Megyn Kelly made her first real reappearance in broadcasting since she left NBC news in 2017 on Instagram last Friday. In the seven-minute video she released on YouTube and Instagram TV, Kelly interviewed Ashley Bianco, former ABC producer who was fired by NBC for allegedly releasing footage that suggested the network attempted to cover up the developing Epstein story three years ago.
With her Instagram interview, Kelly has re-inserted herself in the public conversation and added additional pressure to the developing NBC story. This isn’t the first time that she has confronted topics of controversy and national interest, but it’s the first time she done it outside of a newsroom.
The influence of mediums like Instagram is growing daily. And while the social media platform might be an unconventional stage for a news anchor, for Kelly it seems to be the latest in a long line of professional transitions.
“Follow along with me here @MegynKelly, for current stories and my insight in real time,” she wrote on Instagram.
According to Business Insider, Kelly first practiced law for nine years before beginning work with ABC news as an affiliate in Washington D.C in 2003. During this time, she covered the Bush – Kerry presidential race, and by 2004 was working at Fox News.
It was at this time that Kelly became what the Washington Post described as “a leading voice in political journalism,” covering stories like the Boston Marathon Bombings and the Sandy Hook Elementary School shooting.
Shortly following the 2016 election, she changed employers again, moving this time to NBC news. There she would run a daytime news and talk show, star a Sunday Night program, and—again—cover some of the most pertinent stories of her day. But her relationship with NBC news would be cut short when in October of 2017, Kelly got into hot water after she made comments about the social acceptability of using blackface. It was these comments that prompted the chair at NBC to say that Kelly’s comments had, “no place on our air.” Kelly and NBC parted ways.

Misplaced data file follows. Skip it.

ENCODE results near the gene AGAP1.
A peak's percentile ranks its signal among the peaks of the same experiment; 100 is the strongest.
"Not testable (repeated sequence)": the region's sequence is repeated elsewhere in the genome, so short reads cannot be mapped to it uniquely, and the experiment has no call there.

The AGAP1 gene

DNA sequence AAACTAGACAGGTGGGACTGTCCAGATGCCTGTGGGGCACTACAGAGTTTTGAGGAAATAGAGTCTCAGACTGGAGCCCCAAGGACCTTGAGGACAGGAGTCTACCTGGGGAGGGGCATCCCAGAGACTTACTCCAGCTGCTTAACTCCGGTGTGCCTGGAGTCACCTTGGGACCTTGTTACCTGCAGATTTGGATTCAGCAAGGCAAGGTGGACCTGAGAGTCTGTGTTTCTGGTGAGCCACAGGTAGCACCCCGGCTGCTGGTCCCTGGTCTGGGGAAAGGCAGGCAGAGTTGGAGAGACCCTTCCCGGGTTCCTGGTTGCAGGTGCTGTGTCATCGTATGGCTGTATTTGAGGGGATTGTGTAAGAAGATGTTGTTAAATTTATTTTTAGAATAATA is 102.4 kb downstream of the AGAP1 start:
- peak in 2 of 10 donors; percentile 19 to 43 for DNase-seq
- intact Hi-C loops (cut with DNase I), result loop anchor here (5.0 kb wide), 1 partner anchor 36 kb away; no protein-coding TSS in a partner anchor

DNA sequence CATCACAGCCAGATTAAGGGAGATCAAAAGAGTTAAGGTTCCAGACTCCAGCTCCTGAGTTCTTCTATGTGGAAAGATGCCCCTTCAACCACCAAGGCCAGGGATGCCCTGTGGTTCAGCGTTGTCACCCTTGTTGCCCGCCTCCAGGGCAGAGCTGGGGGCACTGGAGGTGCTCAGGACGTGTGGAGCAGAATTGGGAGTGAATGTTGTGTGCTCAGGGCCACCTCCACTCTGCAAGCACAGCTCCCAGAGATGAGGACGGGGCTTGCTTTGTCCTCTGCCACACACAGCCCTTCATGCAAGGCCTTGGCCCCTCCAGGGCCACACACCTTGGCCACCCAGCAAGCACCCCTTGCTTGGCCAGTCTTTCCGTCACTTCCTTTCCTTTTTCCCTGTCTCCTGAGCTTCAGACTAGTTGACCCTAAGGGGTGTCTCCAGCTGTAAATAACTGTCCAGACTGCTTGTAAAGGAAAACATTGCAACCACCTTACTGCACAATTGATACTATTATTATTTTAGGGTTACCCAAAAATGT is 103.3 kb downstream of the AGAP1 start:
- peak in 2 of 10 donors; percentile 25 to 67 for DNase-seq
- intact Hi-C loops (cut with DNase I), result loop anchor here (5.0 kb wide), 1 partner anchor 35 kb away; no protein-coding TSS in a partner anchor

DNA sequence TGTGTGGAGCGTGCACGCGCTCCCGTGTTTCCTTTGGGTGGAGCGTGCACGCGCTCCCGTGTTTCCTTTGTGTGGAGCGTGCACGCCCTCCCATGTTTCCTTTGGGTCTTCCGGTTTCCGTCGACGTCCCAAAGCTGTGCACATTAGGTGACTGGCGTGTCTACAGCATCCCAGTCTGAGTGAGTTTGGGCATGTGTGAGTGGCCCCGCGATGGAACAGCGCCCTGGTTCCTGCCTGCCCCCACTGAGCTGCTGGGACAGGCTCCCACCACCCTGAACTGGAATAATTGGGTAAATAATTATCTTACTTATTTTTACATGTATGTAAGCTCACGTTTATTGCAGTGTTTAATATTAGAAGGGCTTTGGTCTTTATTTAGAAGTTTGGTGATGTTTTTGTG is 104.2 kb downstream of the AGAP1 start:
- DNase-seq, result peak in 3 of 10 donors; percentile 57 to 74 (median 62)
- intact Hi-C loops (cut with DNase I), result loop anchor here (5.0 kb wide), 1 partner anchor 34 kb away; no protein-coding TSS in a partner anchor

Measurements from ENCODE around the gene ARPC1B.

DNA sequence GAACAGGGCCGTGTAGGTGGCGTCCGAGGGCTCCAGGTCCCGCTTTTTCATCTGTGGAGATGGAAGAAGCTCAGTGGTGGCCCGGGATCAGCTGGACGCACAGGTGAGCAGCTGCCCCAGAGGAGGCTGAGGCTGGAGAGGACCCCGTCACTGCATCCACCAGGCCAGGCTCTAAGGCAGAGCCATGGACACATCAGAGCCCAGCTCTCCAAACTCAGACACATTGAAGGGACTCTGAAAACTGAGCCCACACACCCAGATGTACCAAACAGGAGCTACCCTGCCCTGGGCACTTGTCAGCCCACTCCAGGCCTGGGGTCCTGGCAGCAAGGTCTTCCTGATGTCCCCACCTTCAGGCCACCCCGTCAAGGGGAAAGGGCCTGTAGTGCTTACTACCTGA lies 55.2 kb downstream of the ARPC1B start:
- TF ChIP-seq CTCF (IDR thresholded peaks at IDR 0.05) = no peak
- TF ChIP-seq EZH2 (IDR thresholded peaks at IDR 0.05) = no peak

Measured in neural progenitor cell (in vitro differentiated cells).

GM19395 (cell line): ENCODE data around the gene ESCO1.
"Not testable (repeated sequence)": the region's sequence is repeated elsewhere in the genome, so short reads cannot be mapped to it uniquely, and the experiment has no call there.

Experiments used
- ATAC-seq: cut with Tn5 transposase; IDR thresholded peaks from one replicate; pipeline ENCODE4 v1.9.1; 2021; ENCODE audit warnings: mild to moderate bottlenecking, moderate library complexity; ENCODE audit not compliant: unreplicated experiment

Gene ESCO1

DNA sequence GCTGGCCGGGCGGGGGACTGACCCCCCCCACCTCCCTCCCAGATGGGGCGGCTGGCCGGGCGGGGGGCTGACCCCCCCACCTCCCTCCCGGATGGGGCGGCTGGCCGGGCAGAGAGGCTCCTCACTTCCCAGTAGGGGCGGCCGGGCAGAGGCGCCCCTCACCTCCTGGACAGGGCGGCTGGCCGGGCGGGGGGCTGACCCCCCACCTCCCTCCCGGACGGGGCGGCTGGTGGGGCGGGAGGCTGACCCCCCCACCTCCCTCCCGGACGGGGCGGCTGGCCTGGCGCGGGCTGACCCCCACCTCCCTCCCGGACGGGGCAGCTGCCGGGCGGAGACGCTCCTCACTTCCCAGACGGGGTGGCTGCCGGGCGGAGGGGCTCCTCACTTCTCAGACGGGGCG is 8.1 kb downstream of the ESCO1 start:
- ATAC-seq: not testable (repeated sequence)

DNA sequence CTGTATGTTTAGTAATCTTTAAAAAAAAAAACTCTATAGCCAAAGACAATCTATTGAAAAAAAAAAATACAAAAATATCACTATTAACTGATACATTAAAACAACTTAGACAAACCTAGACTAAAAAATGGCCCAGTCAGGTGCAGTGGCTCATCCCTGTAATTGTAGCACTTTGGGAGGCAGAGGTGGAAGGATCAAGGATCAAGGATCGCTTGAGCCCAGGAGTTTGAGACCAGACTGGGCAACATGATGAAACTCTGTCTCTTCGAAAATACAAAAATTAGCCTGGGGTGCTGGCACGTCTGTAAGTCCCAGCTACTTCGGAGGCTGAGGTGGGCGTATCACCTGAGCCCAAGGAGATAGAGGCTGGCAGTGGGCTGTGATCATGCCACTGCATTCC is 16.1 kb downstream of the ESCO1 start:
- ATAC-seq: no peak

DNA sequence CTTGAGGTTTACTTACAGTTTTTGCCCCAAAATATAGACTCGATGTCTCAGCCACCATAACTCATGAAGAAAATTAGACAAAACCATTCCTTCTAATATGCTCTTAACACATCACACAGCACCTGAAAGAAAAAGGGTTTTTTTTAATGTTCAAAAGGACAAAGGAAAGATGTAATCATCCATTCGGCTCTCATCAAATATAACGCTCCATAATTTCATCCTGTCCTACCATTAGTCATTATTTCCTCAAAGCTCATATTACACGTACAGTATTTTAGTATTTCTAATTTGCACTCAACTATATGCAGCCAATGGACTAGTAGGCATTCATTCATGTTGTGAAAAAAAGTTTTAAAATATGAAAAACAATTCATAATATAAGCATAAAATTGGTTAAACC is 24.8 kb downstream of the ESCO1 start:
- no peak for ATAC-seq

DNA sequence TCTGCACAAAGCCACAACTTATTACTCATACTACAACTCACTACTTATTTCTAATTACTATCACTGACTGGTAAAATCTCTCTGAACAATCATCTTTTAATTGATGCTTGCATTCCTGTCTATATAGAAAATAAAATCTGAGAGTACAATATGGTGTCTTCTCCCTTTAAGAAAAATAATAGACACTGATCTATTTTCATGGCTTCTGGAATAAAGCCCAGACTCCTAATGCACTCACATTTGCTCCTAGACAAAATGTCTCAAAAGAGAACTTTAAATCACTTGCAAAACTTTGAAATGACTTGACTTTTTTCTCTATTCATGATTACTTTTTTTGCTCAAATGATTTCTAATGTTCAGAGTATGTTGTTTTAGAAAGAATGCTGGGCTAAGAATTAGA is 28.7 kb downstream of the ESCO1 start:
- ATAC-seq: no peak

Kelly is a heavyweight in the news industry whose been in many different rings and traded blows with the likes of Donald Trump, Vladimir Putin, and most recently, the Jeffrey Epstein story. Kelly’s reappearance on Instagram has made one things clear: she’s not done throwing punches.
The Epstein case and NBC’s prevention of its dissemination is a story that is also far from over.
Kelly’s interviewee on Friday, Ashley Bianco, was fired from CBS last week after ABC, Bianco’s former employer, alerted CBS that they now employed an alleged leaker. The clip, which was leaked to Project Veritas, suggests that news anchor Amy Robach had tried to report the story long before it was eventually breached by the Miami Herald, but was stopped from doing so by superiors at ABC.
Bianco told Kelly during her Instagram interview that NBC had the wrong person. She said she was the one who recorded and clipped Robach on the hot mic, but after saving it in ABC’s system, she never watched it or touched it again. Bianco maintains that she herself was not the one to send it to Project Veritas or anyone else.
A subsequent statement from Project Veritas backs up Bianco’s claim that she is not the leaker. On the say day as the interview, Veritas released a statement from the ABC insider, the title of which read: “Why I, alone, released the Amy Robach Epstein Tape.”
While ABC and onlooking audiences continue to sort out the details, Kelly’s video has gotten some attention in the past few days. As of Sunday night, the video released on Instagram had 25,000 views and had some 690 comments. On YouTube, portions her video have been shared by a few different channels, including Fox News and other, smaller channels following the Epstein story.
It’s not immediately apparent how Kelly will choose to continue her sudden re-emergence into the spotlight via Instagram. But as demonstrated by her interview with Bianco, the platform and an audience are only a few clicks away. Kelly might be out of the newsroom—for now—but Instagram is providing her with the means to continuing doing what she does best without a network contract.
Leo Briceno is an intern at The Federalist. He is a senior at Patrick Henry College, working towards a degree in political journalism. Follow him on Twitter at @_LeoBriceno.